Institute to set up tomato processing plants in northern states


Tomato market

The National Research Institute for Chemical Technology (NARICT) says plans are underway to establish tomato processing plants in the northern part of the country.

Prof. Mohammed Kabir-Yakubu, the Acting Director-General of the institute, said this on Monday in Zaria, Kaduna State, while interacting with newsmen on the recent achievements of the institute.

He said: “What we want to do in NARICT is to help the government set up small tomato processing plants across Northern Nigeria because we lack the processing technology.

“Those who process tomato in Nigeria have to import tomato concentrates from China, Vietnam, India and other countries who produce tomato in high volumes.

“We are going to meet with Ericsson next week; the idea is that we want to be able to mop up excess tomato available at peak harvest periods and convert them into concentrates,’’ he said.

Kabir-Yakubu said that Ericsson would tell the institute the quality analysis it wanted in terms of moisture contents and other prerequisites.

He said that Ericsson would come and buy tomatoes from the farmers, adding that such moves would eliminate a lot of waste, boost farming activities and improve the farmers’ revenue base.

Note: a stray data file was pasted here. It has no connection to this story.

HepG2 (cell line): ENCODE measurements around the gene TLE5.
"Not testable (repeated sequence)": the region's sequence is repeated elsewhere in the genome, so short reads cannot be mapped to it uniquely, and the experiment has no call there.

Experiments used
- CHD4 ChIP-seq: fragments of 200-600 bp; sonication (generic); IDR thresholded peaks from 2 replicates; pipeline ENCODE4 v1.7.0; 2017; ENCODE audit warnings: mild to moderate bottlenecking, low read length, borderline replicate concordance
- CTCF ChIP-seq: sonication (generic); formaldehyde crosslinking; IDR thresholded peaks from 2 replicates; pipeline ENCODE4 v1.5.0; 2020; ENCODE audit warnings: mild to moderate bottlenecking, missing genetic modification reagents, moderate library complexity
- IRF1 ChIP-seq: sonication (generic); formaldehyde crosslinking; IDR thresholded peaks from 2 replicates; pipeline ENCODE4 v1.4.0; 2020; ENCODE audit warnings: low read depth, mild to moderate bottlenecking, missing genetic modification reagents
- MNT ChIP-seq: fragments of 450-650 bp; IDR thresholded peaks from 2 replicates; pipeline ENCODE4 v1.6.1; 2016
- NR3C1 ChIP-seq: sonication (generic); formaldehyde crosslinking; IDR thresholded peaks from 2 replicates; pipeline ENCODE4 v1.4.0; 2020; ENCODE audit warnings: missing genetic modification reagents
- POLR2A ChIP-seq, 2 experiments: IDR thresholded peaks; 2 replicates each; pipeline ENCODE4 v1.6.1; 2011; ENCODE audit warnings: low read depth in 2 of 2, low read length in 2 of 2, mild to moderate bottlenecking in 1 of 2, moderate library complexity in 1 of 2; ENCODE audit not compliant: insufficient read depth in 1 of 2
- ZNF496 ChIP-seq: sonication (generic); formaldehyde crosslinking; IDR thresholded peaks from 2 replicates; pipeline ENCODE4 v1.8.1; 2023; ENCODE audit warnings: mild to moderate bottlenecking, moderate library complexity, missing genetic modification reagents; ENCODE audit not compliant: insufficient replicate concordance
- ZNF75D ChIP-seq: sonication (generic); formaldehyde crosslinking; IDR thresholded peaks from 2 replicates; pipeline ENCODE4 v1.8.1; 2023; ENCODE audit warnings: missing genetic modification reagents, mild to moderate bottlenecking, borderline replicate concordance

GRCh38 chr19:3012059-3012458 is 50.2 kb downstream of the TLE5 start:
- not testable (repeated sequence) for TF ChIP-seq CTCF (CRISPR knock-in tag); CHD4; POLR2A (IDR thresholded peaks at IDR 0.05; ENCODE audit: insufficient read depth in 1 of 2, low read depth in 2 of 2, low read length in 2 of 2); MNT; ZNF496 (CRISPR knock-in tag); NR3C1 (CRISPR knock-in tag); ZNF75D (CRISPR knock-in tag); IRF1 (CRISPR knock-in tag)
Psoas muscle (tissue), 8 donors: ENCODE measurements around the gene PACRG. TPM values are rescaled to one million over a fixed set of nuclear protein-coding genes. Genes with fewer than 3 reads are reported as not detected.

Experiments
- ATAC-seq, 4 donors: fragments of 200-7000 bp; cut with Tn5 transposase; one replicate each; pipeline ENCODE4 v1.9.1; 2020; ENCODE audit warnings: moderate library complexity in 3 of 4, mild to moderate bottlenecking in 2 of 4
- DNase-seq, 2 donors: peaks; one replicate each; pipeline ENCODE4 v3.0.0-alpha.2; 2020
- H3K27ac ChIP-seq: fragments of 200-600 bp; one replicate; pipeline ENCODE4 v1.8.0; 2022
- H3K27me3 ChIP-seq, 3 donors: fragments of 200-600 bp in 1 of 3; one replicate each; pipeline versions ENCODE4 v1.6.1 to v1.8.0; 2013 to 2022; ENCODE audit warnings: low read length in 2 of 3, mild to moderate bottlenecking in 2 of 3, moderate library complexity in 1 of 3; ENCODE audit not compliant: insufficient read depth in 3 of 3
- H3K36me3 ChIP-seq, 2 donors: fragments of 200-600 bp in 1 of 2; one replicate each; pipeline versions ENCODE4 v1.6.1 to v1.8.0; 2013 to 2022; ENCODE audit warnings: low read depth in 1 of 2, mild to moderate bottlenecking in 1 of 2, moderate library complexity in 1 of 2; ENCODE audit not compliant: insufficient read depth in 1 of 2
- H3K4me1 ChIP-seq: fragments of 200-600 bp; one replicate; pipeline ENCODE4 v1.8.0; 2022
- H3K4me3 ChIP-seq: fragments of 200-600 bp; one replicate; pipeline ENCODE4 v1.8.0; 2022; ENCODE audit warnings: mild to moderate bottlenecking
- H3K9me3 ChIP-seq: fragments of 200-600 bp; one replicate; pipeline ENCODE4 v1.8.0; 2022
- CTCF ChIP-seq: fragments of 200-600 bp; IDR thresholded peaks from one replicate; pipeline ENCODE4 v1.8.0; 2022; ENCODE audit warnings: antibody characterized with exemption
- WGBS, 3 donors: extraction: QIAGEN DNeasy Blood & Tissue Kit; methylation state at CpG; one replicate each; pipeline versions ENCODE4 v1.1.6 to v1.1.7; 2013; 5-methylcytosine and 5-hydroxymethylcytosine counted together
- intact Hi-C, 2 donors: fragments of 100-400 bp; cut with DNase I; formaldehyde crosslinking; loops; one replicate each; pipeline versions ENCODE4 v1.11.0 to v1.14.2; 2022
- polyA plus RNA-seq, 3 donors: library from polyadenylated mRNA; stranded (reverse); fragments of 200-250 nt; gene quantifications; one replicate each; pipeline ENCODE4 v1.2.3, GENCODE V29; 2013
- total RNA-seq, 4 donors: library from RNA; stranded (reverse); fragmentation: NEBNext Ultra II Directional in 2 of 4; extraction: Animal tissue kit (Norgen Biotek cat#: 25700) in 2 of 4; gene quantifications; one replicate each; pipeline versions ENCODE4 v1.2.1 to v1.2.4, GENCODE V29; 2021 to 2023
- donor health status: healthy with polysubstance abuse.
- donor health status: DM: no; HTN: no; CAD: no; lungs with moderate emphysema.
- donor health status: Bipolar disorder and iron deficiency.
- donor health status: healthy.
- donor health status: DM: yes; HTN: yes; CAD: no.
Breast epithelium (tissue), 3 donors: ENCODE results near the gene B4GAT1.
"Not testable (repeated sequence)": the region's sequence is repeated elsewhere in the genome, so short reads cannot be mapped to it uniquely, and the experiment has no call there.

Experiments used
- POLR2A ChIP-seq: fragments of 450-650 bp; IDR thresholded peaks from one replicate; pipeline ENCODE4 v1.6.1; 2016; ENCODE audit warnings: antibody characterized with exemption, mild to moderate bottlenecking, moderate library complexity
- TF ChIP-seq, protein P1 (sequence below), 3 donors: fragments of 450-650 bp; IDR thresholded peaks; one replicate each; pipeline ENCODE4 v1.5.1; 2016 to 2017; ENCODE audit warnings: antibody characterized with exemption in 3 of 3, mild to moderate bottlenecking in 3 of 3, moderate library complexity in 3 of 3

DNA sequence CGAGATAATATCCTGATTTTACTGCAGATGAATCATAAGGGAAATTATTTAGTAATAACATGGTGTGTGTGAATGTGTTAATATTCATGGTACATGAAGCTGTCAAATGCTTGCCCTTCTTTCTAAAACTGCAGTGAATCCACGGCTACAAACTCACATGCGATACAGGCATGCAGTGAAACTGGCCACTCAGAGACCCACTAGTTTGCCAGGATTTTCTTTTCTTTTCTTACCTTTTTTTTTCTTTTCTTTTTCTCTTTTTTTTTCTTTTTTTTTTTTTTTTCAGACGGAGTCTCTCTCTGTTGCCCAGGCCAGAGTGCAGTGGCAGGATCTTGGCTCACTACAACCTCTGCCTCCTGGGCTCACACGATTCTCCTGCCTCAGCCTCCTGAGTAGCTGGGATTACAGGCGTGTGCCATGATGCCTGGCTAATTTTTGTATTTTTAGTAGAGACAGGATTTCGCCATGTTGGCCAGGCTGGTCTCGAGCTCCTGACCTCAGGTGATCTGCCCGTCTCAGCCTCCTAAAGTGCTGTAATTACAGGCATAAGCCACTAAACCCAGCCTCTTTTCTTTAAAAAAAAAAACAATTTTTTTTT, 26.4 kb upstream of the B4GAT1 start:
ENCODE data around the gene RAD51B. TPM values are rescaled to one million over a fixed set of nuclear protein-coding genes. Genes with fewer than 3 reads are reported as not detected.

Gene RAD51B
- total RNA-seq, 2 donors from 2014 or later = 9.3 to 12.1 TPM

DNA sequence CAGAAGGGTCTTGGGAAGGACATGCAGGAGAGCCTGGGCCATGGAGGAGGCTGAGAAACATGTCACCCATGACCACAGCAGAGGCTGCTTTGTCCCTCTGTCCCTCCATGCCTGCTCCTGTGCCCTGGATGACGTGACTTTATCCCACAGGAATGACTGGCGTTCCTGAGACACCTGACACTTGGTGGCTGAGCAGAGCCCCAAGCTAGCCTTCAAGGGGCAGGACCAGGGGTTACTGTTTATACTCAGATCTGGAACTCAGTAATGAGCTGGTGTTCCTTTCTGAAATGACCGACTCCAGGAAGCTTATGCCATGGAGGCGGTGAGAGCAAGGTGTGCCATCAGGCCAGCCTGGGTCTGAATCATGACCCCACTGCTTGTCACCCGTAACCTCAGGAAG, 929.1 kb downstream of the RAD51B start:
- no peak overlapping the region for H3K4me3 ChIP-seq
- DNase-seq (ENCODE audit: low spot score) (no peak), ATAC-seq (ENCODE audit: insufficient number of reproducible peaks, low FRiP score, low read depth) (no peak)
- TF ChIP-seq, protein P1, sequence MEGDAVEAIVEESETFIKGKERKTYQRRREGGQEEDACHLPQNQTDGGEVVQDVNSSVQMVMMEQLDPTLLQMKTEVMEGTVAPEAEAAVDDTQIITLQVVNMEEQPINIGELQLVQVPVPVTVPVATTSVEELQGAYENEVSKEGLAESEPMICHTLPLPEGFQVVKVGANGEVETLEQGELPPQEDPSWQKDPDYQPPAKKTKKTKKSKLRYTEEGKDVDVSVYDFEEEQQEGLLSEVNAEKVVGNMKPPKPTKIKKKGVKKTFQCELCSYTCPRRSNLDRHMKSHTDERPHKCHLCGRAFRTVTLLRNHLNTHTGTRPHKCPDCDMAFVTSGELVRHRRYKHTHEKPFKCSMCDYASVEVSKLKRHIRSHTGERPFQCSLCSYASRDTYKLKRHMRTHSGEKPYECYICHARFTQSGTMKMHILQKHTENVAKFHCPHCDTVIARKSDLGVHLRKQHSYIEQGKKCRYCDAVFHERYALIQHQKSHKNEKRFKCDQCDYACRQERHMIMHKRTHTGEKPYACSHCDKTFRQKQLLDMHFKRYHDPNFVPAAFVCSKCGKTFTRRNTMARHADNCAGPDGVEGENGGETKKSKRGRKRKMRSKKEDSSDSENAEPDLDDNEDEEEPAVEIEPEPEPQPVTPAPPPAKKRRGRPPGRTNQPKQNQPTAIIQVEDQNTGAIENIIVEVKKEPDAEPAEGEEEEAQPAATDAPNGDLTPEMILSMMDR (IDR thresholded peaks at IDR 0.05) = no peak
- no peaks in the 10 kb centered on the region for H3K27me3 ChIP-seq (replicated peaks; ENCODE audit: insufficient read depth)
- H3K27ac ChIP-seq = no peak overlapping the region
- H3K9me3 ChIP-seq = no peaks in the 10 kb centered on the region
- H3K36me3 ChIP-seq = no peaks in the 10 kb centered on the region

“Instead of carrying raw tomato from the northern to southern parts of this country, incurring waste in the process, farmers will now have value for their efforts.

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“So, this small processing plants across Northern Nigeria will now convert everything into concentrates, just like what we used to import,’’ he said.

Kabir-Yakubu said that the mandate of the institute was basically research, adding, however, that the results of the research often ended up at the pilot-plant stage.

He, however, said that it was up to the entrepreneurs to invest in the production of the prototypes for onward uses in a larger capacity.

Besides, the director-general said that the institute had developed a fertiliser processing plant, which was now being managed by Zakaf under some arrangements.

“This plant has the capacity to produce 30 tonnes of organic fertiliser per day; it also processes inorganic fertiliser.

“However, due to the importance of organic fertiliser, we limit the facility to that. We have the capacity, if we are engaged, to produce enough fertiliser for the country.

‘‘All the same, we are into partnership with some state governments on the production of organic fertilisers from neem,’’ he added.

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